“I would like to thank Unipres USA for expanding not only in Portland but also in Sumner County,” Sumner County Executive Anthony Holt said. “I am excited about their investment and creation of high paying jobs. I look forward to working with them and in making their investment a success not only for the company, but for our community as well.”

“TVA and Cumberland Electric Membership Corporation congratulate Unipres USA on its announced plans to expand and add new jobs at its Portland operations,” TVA Senior Vice President of Economic Development John Bradley said. “We are pleased to partner with the state of Tennessee, city of Portland and Sumner County officials to assist the growth of existing industries.”

Unipres USA, a premium automotive parts manufacturer, focuses primarily on stamping, machining and assembly of metal parts for the main portions of automotive body structures, in addition to pressing molded components and precision automatic transmission parts. The company has been in Portland since 1987 and currently employs a workforce of more than 1,000.

Haslam Announces Gruppo Opening First U.S. Facility in Maury Co

Press release from the Tennessee Department of Economic & Community Development; March 5, 2015:

NASHVILLE—Tennessee Gov. Bill Haslam and Economic and Community Development Commissioner Randy Boyd along with Gruppo Concorde officials announced today the company plans to build its first U.S. manufacturing facility in Mt. Pleasant, where it will produce porcelain tiles. Gruppo Concorde, through its North American subsidiary UST Inc., will invest approximately $80 million to construct a new 600,000 square foot facility on 96 acres in Maury County, creating 180 new jobs.

“We want to thank Gruppo Concorde for its investment in Tennessee and the 180 new jobs they are creating in Maury County,” Haslam said. “Having this global company locate its first U.S. manufacturing facility in Tennessee says something—that we compete with anyone as we continue our work to become the No. 1 location in the Southeast for high quality jobs.”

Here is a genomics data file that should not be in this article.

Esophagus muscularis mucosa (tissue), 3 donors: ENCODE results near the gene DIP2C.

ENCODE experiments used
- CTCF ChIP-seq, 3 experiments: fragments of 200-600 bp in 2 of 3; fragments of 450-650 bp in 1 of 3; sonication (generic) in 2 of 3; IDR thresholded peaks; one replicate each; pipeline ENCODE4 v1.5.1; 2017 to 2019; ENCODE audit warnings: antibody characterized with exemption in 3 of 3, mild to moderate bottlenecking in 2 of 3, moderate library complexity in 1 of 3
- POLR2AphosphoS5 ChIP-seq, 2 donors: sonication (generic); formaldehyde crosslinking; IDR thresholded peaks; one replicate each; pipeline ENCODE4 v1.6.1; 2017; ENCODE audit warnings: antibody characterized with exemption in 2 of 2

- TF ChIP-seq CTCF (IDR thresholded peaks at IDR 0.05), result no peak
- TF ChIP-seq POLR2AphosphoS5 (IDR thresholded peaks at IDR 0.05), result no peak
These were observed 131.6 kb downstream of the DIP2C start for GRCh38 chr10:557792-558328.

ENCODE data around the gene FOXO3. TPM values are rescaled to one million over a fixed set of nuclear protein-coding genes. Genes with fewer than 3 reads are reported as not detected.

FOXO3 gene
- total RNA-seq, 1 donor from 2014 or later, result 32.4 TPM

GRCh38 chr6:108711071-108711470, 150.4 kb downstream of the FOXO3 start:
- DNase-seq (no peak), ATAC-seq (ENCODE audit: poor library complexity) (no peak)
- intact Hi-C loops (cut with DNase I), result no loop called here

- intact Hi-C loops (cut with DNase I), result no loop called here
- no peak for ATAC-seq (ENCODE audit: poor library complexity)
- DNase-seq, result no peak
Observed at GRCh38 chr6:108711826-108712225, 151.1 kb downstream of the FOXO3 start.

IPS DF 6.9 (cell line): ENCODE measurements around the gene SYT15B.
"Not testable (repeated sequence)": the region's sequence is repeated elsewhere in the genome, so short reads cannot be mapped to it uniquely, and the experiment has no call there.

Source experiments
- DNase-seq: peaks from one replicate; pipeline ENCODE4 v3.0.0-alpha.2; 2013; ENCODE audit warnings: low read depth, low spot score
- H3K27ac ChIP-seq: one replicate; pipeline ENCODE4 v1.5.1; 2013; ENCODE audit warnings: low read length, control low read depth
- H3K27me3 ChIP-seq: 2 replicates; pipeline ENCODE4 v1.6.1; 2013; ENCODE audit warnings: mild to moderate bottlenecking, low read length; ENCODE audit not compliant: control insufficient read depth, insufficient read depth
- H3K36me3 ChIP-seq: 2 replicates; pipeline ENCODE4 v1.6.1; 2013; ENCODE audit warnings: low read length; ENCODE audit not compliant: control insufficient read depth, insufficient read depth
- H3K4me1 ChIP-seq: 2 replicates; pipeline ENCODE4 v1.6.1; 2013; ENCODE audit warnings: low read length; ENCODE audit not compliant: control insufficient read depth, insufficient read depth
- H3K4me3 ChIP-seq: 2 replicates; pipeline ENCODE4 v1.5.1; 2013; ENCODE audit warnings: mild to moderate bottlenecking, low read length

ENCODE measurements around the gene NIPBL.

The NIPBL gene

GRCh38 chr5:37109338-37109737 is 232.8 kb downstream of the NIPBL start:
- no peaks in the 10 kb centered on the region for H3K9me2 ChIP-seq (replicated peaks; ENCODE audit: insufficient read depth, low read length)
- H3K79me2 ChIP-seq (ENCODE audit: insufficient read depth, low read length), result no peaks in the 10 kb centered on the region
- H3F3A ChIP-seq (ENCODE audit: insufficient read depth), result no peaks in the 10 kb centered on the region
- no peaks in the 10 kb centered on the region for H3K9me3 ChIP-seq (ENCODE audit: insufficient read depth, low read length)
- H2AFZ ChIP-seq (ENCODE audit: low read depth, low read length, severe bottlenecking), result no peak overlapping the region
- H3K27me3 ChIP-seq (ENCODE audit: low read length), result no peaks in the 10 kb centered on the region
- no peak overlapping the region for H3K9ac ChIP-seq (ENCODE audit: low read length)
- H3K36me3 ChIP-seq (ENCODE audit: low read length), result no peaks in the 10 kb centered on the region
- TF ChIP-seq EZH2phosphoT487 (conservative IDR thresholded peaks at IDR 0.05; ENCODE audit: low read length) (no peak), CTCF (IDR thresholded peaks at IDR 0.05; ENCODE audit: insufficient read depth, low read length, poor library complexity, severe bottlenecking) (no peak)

Gruppo Concorde was founded in 1968, and with over 2,200 employees worldwide, the company has expanded to become one of the largest producers of high-end ceramic tile, operating production sites in Italy, France and Russia and exporting its products to more than 130 countries around the globe.

“Tennessee continues to build upon its reputation as the North American location choice for the international tile manufacturing industry,” Boyd said. “Since 2011, five ceramics companies have committed a total of 630 new jobs to our state. Gruppo Concorde, and the jobs they are creating, is a valuable addition to the community, and I look forward to their continued growth and success in Tennessee.”

“We have chosen Tennessee for a number of reasons, including the state’s vibrant and business-friendly environment and the warm and proactive welcome we have received from the local community in Maury County,” Gruppo Concorde Executive and UST Inc. President and CEO Federico Curioni said. “Tennessee is also very close to some of the most important raw material used in the tile industry, such as plastic clay and feldspar, which greatly benefits our production capabilities.”